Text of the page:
Study Gives New Twist on Importance of Women on Corporate Boards

By Pamela J. Bethel

We have written before about the importance of increasing the number of women on the boards of major corporations from the 15 percent level that seems to have stubbornly remained with us. We and others have said on many occasions that placing more women on boards isn’t just the right thing to do but is also good business.

The other day, a columnist at Forbes provided an interesting perspective on the issue. Bryce Covert, who writes frequently for the business magazine on women’s business issues, says it may well be a myth that it’s desirable to have women on boards because they tend to embrace a more conciliatory approach to issues.

In fact, Covert writes, a new academic study tends to show just the opposite – that it’s good to have women on boards because they make the boards more aggressive in fulfilling their legal responsibilities, not more conciliatory.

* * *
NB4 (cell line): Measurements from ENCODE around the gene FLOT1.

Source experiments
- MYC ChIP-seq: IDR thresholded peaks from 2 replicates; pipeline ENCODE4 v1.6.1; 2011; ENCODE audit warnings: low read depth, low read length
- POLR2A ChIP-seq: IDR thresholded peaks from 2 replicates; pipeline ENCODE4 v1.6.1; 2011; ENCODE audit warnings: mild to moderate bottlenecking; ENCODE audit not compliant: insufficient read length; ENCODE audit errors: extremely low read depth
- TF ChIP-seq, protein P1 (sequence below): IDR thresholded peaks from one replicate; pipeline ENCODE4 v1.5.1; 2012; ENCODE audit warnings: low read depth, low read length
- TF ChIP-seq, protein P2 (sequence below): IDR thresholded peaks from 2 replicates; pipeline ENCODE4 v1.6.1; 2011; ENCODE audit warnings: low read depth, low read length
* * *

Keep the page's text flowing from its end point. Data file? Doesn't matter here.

The author of the study, Miriam Schwartz-Ziv, wrote that boards that were gender-diverse were more likely to call an underperforming CEO to task, and that companies with gender diversity on their board had higher returns on investment, on average.

Covert wrote that it’s not a good idea to resort to “tired cliches of feminine nature” to explain why more women should be appointed to corporate boards. Instead, she notes sensibly that the broader the pool becomes of people who are considered eligible to join corporate boards, the more likely it is that top people will be appointed. Thus diversity of all sorts, including corporate diversity, is good business.

As we have said before, the problem isn’t women’s family responsibilities and it isn’t out-and-out sexism. It’s simply that corporate America needs to change its image of what a board member looks like.

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